College students often neglect estate planning.
Life is full of transitions.
One important time of transition is that from adolescence to adulthood.
Corresponding with this transition, young people either move directly to a career or into further education.
Regardless the path they take, estate planning if often overlooked.
According to a recent Wealth Advisor article titled “Estate Planning Documents Every College Student Should Have in Place,” college students (and their parents) may find themselves more vulnerable in times of need without estate planning documents.
If your children are in this stage of life, you will be limited in your involvement with their finances and healthcare when they turn 18.
Should your children become ill or injured, their healthcare providers will not be able to disclose information to you.
Accidents are unpredictable by nature and can leave your child incapacitated.
Simply being their parent does not give you the right to make decisions regarding their medical care.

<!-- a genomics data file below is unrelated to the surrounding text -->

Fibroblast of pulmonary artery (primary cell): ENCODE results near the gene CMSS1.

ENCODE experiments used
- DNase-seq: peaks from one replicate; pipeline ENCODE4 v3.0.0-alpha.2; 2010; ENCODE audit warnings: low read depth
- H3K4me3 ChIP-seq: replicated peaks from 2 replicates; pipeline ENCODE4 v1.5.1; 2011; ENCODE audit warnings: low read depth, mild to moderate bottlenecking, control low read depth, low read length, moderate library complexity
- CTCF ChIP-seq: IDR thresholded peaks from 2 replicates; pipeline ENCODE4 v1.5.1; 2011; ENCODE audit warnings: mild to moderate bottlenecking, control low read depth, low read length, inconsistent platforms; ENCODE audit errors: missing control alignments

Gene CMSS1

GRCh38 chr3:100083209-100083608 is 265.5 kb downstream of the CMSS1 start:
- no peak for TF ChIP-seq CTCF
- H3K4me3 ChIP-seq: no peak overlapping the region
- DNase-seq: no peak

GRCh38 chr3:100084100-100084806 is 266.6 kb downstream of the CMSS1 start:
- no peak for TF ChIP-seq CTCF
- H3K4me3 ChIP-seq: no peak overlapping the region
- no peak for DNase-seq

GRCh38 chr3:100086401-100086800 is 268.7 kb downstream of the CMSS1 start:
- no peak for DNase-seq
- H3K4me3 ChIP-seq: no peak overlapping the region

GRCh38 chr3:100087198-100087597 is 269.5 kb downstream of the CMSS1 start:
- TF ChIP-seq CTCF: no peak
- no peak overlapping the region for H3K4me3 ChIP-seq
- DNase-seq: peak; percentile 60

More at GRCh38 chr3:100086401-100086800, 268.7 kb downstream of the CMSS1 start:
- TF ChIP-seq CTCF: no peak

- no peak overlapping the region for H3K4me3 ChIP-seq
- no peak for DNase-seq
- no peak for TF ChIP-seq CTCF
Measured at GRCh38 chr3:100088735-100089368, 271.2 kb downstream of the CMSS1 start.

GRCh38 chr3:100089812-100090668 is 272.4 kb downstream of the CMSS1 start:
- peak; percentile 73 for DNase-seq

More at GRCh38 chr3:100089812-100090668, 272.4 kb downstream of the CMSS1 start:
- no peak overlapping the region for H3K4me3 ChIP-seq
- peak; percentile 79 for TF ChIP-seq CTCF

What can you do to correct this problem?
Talk with your college student about estate planning and arrange an appointment with an experienced estate planning attorney.
Ask your child to complete an advance health care directive, a general durable power of attorney (for financial matters), and a HIPAA release.
Because the HIPAA release allows the “Authorized Individuals” to be privy to private medical information, you will face many challenges to receiving updates on the health status of your child (even in an emergency) without one.
The advance health care directive allow your child to designate you to make the medical decisions on his or her behalf if incapacitated.
Lastly, the general durable power of attorney is used to appoint an agent (i.e., attorney in fact) to manage the finances of an incapacitated newly-minted adult.
A general “durable” power of attorney is effective during incapacity, which is just the time such power is needed.
It is also helpful if your college student is studying abroad and needs someone to take care of tax matters, banking, or financial aid.
Bottom line: estate planning generally and incapacity planning specifically are essential, whether the young adult in your life is in the workforce or in college.
Reference: Wealth Advisor (Sep. 24, 2021) “Estate Planning Documents Every College Student Should Have in Place”